I find Sen. Campfield's challenge one that has real possibilities to show the disconnect between the senator and those Tennesseans who are struggling with the harsh reality of this economy.
I can see for his response to your paper that Sen. Campfield does not understand the mechanics of the unemployment system or the requirements to apply for this benefit.
I would suggest the following:
A neutral third party to monitor all disbursements and expenditures made during his benefit period.
A 1/12th assessment of all current monthly expenses incurred by Senator Campfield, to include all insurances and mortgages, credit cards, utilities, or other incurred monthly debts.
Sen. Campfield should agree to go through the two-week waiting period before benefits are approved, and benefits should be paid as proscribed by regulations, not in a monthly amount.
The Senator should agree to live completely on the unemployment benefit, and not use accrued saving, escrow accounts, credit cards, or other investment.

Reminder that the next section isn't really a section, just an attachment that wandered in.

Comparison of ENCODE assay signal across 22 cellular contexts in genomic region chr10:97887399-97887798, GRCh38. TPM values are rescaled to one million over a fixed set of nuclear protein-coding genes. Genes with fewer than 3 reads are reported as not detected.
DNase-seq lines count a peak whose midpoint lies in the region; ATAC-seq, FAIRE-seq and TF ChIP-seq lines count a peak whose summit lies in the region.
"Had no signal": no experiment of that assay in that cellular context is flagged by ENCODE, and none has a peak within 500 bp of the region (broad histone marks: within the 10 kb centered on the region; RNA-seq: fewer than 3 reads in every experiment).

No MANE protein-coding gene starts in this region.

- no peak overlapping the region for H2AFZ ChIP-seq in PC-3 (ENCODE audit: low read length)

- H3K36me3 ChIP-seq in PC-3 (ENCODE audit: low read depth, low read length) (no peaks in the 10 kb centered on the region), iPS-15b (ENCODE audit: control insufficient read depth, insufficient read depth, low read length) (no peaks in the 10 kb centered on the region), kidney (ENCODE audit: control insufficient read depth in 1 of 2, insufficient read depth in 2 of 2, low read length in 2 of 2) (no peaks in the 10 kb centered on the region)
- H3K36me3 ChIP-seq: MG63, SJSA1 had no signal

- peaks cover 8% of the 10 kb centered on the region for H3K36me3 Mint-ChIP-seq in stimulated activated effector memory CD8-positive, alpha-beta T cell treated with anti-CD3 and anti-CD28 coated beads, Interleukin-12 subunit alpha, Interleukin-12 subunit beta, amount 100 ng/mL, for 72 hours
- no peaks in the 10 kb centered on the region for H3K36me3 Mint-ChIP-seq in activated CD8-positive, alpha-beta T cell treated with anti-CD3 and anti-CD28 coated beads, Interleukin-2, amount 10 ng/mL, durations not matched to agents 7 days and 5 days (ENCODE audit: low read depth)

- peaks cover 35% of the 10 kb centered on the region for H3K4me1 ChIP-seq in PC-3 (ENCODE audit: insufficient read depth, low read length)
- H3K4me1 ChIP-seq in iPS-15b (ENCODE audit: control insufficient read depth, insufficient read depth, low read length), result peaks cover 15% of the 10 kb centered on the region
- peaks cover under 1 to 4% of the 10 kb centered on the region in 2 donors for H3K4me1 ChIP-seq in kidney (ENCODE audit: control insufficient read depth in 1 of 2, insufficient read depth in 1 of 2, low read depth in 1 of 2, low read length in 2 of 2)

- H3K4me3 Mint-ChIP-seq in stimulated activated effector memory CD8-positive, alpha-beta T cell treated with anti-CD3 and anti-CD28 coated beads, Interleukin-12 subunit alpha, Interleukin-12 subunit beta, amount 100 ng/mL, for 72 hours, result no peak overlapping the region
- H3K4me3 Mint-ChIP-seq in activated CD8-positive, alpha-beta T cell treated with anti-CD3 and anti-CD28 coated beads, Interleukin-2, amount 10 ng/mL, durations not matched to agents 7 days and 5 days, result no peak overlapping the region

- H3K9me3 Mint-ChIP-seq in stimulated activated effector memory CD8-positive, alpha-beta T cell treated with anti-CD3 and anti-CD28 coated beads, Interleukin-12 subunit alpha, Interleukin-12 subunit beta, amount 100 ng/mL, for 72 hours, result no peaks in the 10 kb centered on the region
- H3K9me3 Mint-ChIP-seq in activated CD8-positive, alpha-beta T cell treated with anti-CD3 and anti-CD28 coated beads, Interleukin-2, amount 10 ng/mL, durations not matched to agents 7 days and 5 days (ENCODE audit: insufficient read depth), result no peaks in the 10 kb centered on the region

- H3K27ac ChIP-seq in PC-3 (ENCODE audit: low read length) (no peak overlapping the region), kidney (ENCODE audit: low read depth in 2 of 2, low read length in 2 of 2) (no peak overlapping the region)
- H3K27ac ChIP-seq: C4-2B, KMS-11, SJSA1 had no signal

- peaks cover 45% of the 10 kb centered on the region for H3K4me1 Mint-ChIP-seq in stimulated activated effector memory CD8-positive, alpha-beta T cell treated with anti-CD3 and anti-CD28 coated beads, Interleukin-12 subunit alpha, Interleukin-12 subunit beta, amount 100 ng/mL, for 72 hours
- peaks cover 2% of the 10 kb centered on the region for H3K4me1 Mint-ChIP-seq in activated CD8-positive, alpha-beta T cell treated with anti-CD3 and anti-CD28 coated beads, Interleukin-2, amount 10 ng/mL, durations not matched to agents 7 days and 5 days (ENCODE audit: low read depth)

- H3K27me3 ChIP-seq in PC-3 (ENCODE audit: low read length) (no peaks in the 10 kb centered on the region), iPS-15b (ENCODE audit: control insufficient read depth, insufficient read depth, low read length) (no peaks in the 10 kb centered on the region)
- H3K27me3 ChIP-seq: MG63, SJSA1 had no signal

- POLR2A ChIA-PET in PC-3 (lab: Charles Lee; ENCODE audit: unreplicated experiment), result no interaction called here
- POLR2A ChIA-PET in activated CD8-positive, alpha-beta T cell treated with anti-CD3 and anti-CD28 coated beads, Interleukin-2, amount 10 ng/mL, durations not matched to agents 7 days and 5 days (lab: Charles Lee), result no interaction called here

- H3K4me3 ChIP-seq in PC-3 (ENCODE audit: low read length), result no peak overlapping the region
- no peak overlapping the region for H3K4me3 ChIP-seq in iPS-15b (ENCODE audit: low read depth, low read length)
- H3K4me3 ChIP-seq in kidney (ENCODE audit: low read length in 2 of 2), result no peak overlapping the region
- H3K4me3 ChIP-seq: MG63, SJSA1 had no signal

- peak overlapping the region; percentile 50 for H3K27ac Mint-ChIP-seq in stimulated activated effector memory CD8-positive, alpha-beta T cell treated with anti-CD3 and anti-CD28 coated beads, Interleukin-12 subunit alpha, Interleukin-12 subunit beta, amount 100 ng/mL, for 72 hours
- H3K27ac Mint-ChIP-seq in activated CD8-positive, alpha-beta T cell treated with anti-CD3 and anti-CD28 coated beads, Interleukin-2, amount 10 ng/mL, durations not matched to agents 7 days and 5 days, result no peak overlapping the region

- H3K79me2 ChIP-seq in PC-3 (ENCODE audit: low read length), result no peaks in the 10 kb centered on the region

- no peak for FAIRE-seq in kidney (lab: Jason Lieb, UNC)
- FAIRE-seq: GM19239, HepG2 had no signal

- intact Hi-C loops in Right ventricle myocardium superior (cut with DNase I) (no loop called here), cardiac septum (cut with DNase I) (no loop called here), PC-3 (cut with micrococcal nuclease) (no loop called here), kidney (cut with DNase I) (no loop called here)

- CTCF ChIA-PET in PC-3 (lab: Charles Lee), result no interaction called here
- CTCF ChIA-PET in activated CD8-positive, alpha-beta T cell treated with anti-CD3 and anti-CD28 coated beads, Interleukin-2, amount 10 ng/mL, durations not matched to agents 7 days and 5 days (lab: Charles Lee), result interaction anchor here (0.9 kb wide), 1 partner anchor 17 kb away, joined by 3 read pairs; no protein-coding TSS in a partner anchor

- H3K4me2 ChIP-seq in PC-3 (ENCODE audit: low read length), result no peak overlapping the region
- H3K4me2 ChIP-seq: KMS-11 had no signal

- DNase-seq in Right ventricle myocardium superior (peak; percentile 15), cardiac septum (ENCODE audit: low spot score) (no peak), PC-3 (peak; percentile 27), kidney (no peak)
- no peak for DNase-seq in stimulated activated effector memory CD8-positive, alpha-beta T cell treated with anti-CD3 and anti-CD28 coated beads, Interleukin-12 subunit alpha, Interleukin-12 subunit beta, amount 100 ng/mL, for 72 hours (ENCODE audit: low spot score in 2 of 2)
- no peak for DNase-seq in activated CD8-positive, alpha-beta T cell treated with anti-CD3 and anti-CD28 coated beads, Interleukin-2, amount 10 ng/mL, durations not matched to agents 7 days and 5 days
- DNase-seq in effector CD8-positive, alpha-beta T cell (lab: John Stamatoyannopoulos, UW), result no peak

In other words, the Senator should agree to "experience" unemployment as the "average applicant" in Tennessee does, and not in the make-believe world he would create.
Thanks for your work!
Ed. Note: In a Nov. 5 Daily Pulse blog post, writer Cari Wade Gervin challenged Lt. Gov. Ron Ramsey to live on $300 a week after he said unemployment benefits are an "addicting lifestyle." In his own blog response, Sen. Campfield vowed to pick up the challenge, "No problem." The catch is that Metro Pulse would have to pay him for the month. Our accountants are skeptical.